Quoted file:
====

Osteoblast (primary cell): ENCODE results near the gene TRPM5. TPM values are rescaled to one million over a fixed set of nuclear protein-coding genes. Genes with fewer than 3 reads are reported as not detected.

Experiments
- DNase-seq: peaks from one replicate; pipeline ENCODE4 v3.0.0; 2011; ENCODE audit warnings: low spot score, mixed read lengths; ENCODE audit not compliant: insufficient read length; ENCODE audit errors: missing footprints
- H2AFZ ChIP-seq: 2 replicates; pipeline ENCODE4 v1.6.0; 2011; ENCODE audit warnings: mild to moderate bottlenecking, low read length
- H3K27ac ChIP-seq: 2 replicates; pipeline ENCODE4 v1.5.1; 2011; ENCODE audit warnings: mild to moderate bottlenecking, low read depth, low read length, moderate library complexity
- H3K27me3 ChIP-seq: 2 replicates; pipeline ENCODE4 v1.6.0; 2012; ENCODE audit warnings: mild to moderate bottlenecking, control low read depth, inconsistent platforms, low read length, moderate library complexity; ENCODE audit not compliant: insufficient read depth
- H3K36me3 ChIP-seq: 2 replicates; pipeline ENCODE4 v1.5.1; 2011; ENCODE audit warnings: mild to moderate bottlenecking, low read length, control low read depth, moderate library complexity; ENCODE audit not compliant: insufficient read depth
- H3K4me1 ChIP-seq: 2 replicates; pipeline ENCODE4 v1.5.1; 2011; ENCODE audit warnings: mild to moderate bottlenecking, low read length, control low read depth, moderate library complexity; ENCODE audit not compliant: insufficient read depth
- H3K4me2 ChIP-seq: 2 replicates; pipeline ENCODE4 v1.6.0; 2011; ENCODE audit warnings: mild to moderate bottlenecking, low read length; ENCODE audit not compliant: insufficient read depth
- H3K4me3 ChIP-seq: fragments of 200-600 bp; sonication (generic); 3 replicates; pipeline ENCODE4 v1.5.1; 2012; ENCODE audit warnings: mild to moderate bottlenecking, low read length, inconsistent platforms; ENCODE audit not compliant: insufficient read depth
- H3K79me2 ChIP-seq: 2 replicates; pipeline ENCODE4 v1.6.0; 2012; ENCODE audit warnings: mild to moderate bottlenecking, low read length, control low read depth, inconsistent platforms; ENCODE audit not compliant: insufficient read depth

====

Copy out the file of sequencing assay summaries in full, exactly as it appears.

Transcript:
Osteoblast (primary cell): ENCODE results near the gene TRPM5. TPM values are rescaled to one million over a fixed set of nuclear protein-coding genes. Genes with fewer than 3 reads are reported as not detected.

Experiments
- DNase-seq: peaks from one replicate; pipeline ENCODE4 v3.0.0; 2011; ENCODE audit warnings: low spot score, mixed read lengths; ENCODE audit not compliant: insufficient read length; ENCODE audit errors: missing footprints
- H2AFZ ChIP-seq: 2 replicates; pipeline ENCODE4 v1.6.0; 2011; ENCODE audit warnings: mild to moderate bottlenecking, low read length
- H3K27ac ChIP-seq: 2 replicates; pipeline ENCODE4 v1.5.1; 2011; ENCODE audit warnings: mild to moderate bottlenecking, low read depth, low read length, moderate library complexity
- H3K27me3 ChIP-seq: 2 replicates; pipeline ENCODE4 v1.6.0; 2012; ENCODE audit warnings: mild to moderate bottlenecking, control low read depth, inconsistent platforms, low read length, moderate library complexity; ENCODE audit not compliant: insufficient read depth
- H3K36me3 ChIP-seq: 2 replicates; pipeline ENCODE4 v1.5.1; 2011; ENCODE audit warnings: mild to moderate bottlenecking, low read length, control low read depth, moderate library complexity; ENCODE audit not compliant: insufficient read depth
- H3K4me1 ChIP-seq: 2 replicates; pipeline ENCODE4 v1.5.1; 2011; ENCODE audit warnings: mild to moderate bottlenecking, low read length, control low read depth, moderate library complexity; ENCODE audit not compliant: insufficient read depth
- H3K4me2 ChIP-seq: 2 replicates; pipeline ENCODE4 v1.6.0; 2011; ENCODE audit warnings: mild to moderate bottlenecking, low read length; ENCODE audit not compliant: insufficient read depth
- H3K4me3 ChIP-seq: fragments of 200-600 bp; sonication (generic); 3 replicates; pipeline ENCODE4 v1.5.1; 2012; ENCODE audit warnings: mild to moderate bottlenecking, low read length, inconsistent platforms; ENCODE audit not compliant: insufficient read depth
- H3K79me2 ChIP-seq: 2 replicates; pipeline ENCODE4 v1.6.0; 2012; ENCODE audit warnings: mild to moderate bottlenecking, low read length, control low read depth, inconsistent platforms; ENCODE audit not compliant: insufficient read depth